Both employees and employers may be interested in how to calculate withholding tax for their paychecks. And while the same basic information and calculations apply, there are very different priorities and planning involved for each party. Long story short, employees are most often concerned with making sure their end-of-year tax returns do not leave them with a huge tax bill, while employers must make regular and exact calculations without inflating their business’s accounting costs.
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Why, When, and How to Calculate Withholding Tax for Employees
Many workers today find themselves in an unusual employment and household situation. An employee may opt to take out more of their pay in taxes as an informal way to compensate for a spouse who’s working as a self-employed contractor with larger payroll tax obligations. In a more common scenario, an employee may deliberately calculate the withholding tax to leave them with a larger refund at the end of the year as a savings mechanism. Still others may limit their income tax withholding so as to earn interest on those funds throughout the filing year.
Likewise, there are any number of situations in which an employee may want to make these calculations and fill out Form W-4, instructing their employer to withhold more or less of their income to offset their end-of-year tax liabilities. The most common is when you first get hired, but if you’re changing jobs in the middle of the year, you may have multiple income levels to average out. In some cases, an employer’s accounting department can make a systematic mistake that stands to leave you with a large refund or unpaid tax liability. This is another reason an employee may want to re-calculate their withholding tax in the middle of a tax year.
Examples for Calculating Withholding Tax
Laura is 23 years old and makes 35,000 per year as a junior account manager at a marketing firm. On weekends, she picks up bartending shifts to make some extra cash, adding around 5,000 each year to her income. Her filing status is Single, and her parents no longer claim her as a dependent on their tax return. She has no dependents to claim. Her primary job provides regular paychecks that are subject to federal income tax withholding, and she is paid every two weeks. She does not contribute to a 401(k) and takes a standard deduction. On her last paychecks, her company withheld $100 and the bar withheld $0. Laura enters her information into the IRS’s Tax Withholding Estimator and finds that her expected tax withholding will be $2,500, but her anticipated tax obligation will be $3,145. As a result, she will probably owe the IRS around $645 when she files her annual taxes. To change this, she completes a new W-4 form. The IRS provides the following advice:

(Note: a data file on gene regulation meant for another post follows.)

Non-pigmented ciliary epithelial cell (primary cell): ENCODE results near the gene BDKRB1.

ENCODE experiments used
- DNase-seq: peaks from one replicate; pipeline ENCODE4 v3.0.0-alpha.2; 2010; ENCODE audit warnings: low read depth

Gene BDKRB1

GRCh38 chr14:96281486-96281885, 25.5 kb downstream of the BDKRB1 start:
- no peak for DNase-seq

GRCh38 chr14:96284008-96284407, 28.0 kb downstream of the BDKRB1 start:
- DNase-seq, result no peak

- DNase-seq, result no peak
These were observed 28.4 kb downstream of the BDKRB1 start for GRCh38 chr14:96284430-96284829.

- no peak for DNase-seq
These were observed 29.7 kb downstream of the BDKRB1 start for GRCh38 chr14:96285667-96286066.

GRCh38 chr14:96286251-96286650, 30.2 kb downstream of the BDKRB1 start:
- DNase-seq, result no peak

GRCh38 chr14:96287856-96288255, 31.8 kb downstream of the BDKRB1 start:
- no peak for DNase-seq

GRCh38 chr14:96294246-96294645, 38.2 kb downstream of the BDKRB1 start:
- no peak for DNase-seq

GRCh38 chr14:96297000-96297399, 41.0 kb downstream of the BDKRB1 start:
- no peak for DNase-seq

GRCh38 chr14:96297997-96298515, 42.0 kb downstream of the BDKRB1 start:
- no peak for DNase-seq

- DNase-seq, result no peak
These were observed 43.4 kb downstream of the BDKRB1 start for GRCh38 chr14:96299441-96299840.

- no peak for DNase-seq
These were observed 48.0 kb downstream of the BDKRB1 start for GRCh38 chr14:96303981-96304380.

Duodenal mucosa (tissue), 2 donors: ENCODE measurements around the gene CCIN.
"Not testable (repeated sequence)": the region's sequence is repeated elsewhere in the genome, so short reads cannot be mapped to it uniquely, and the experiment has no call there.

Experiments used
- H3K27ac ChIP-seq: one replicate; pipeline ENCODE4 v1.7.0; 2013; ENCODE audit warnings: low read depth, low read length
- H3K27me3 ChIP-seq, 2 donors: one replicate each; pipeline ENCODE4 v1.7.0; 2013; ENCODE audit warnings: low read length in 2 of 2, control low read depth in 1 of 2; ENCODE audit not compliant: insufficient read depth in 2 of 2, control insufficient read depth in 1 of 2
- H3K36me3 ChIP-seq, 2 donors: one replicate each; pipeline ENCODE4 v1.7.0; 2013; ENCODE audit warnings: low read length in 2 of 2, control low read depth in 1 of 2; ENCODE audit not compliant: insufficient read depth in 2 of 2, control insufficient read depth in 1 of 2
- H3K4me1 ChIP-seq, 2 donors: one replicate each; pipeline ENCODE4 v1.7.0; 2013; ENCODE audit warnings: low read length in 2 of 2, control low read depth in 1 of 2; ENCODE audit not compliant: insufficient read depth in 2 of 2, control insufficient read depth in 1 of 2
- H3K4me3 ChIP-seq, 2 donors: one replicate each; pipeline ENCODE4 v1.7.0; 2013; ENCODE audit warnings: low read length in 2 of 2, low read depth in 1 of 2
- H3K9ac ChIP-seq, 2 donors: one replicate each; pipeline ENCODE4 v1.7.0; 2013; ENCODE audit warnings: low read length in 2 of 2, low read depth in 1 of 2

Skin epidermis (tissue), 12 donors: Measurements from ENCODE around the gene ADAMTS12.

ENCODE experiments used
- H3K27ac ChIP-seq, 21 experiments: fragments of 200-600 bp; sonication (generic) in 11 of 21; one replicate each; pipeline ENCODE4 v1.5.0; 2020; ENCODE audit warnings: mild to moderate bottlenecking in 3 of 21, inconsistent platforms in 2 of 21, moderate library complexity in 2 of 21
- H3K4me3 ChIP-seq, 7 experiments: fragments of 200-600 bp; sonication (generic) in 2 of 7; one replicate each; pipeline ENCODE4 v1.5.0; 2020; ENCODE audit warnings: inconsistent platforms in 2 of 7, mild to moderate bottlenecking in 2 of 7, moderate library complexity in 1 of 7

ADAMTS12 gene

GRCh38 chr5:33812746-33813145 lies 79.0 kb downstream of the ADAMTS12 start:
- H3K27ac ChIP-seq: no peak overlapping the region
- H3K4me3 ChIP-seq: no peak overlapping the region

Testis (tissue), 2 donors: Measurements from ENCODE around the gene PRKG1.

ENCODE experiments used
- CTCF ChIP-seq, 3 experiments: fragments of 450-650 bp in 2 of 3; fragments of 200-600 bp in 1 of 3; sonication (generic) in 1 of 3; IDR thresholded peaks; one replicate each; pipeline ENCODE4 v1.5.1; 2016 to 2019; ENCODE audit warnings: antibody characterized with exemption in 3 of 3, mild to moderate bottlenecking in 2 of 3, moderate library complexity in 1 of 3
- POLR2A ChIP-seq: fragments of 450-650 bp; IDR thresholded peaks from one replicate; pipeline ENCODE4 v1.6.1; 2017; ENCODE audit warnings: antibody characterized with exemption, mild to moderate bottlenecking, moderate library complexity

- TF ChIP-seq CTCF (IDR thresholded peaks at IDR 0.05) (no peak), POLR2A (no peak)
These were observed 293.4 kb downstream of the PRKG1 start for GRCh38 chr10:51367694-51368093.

Steve and Jane are married and have two young children. They file jointly and claim their two kids as dependents, and they both hold jobs with regular paychecks subject to federal income tax. They are both paid every two weeks and make $60,000 annually each, but they do not expect to receive bonuses. On their last paychecks, their companies withheld $415. They don’t contribute to a 401(k) or an HSA/FSA. They take a standard deduction and enter their information into the IRS’s Tax Withholding Estimator. Steve and Jane find that their expected tax withholding will be $20,750 but that their anticipated tax obligation will only be around 12,755. As a result, they will likely receive a refund of $7,995. To avoid overpaying and decrease their refund, the IRS provides the following advice to both Jane and Steve.
Why, When, and How to Calculate Withholding Tax for Employers
Employers need to do more than just “ballpark” their withholding amounts. A failure to accurately report payroll tax liabilities and to deposit these funds in a timely manner can result in late penalties and the inevitable headaches involved in getting square with the IRS. As a matter of fact, employers have their own kind of special circumstances in which they may need to re-calculate withholding tax for quarterly filings. With large numbers of rounded calculations, there’s a very real possibility that these fractions of cents will create minor discrepancies between week-to-week and quarterly tax liabilities. (The IRS has you account for these discrepancies each quarter on Line 7 of Form 941.)
The raw numbers and percentages to calculate withholding tax are available from AMS here. It’s important to know these numbers for business planning and double-checking the books, but it’s also true that very few business owners and accountants still make manual calculations as their primary method for payroll processing. These calculations need to be made as an inherent part of writing payroll checks, but the deadlines for depositing these withholding funds are determined by your employer status as an annual 944 Filer or a quarterly 941 Filer, as well as your status as a monthly or semiweekly depositor.
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Use Payroll Software to Calculate Paychecks
For a full-fledged business with competitive compensation packages and a large team of employees, other types of paycheck deductions and additions are also commonplace. This may include things like health plan contributions, retirement plans, health savings accounts, life insurance, and paid time off, just to name a few. In addition to automated withholding calculations, our payroll offers 40 User Defined Fields that can be used to customize the additions and deductions for your employees and their paychecks. Better yet, this information can be readily transferred to your quarterly and end-of-year filing forms. Check out AMS Payroll to make your payroll processing easy and reliable.